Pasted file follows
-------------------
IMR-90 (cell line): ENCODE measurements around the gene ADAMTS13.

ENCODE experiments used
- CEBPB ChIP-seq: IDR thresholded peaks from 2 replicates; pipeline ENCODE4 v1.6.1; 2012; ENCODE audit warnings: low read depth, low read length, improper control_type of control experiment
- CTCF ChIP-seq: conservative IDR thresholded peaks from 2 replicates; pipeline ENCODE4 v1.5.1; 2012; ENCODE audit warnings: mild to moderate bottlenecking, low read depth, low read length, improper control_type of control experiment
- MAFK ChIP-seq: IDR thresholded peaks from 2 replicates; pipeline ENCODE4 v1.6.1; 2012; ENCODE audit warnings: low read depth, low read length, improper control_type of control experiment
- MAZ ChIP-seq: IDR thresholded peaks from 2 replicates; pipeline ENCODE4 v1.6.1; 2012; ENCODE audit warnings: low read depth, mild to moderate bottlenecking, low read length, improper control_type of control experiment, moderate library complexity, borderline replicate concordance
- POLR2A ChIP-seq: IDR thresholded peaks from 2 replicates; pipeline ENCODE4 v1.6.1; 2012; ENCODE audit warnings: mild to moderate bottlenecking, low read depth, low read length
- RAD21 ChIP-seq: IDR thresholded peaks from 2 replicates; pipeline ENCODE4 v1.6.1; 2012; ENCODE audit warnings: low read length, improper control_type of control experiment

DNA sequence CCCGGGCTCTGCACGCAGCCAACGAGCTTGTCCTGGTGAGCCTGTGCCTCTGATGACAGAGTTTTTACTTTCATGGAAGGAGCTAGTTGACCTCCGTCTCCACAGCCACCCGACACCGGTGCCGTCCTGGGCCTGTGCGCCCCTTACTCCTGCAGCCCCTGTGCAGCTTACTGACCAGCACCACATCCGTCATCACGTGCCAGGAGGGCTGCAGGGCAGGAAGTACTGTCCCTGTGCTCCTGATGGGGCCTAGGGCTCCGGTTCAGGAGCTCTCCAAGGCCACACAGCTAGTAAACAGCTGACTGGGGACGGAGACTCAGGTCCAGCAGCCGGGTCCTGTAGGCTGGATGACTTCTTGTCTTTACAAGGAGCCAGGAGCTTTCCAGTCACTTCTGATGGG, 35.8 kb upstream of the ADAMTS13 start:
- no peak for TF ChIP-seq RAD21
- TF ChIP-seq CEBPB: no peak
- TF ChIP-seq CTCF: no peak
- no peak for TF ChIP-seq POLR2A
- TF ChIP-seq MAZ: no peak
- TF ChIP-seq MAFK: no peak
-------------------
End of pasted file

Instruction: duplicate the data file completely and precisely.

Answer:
IMR-90 (cell line): ENCODE measurements around the gene ADAMTS13.

ENCODE experiments used
- CEBPB ChIP-seq: IDR thresholded peaks from 2 replicates; pipeline ENCODE4 v1.6.1; 2012; ENCODE audit warnings: low read depth, low read length, improper control_type of control experiment
- CTCF ChIP-seq: conservative IDR thresholded peaks from 2 replicates; pipeline ENCODE4 v1.5.1; 2012; ENCODE audit warnings: mild to moderate bottlenecking, low read depth, low read length, improper control_type of control experiment
- MAFK ChIP-seq: IDR thresholded peaks from 2 replicates; pipeline ENCODE4 v1.6.1; 2012; ENCODE audit warnings: low read depth, low read length, improper control_type of control experiment
- MAZ ChIP-seq: IDR thresholded peaks from 2 replicates; pipeline ENCODE4 v1.6.1; 2012; ENCODE audit warnings: low read depth, mild to moderate bottlenecking, low read length, improper control_type of control experiment, moderate library complexity, borderline replicate concordance
- POLR2A ChIP-seq: IDR thresholded peaks from 2 replicates; pipeline ENCODE4 v1.6.1; 2012; ENCODE audit warnings: mild to moderate bottlenecking, low read depth, low read length
- RAD21 ChIP-seq: IDR thresholded peaks from 2 replicates; pipeline ENCODE4 v1.6.1; 2012; ENCODE audit warnings: low read length, improper control_type of control experiment

DNA sequence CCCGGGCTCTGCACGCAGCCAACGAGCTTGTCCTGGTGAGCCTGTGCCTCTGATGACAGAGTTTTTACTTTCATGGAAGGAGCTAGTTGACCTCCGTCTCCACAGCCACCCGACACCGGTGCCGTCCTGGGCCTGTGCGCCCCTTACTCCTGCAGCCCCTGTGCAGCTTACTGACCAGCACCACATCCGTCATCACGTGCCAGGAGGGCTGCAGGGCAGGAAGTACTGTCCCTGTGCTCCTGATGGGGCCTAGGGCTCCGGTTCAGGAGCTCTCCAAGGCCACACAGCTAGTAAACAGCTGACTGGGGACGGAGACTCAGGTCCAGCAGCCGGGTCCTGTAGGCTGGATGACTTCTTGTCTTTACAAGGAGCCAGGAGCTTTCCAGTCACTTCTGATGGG, 35.8 kb upstream of the ADAMTS13 start:
- no peak for TF ChIP-seq RAD21
- TF ChIP-seq CEBPB: no peak
- TF ChIP-seq CTCF: no peak
- no peak for TF ChIP-seq POLR2A
- TF ChIP-seq MAZ: no peak
- TF ChIP-seq MAFK: no peak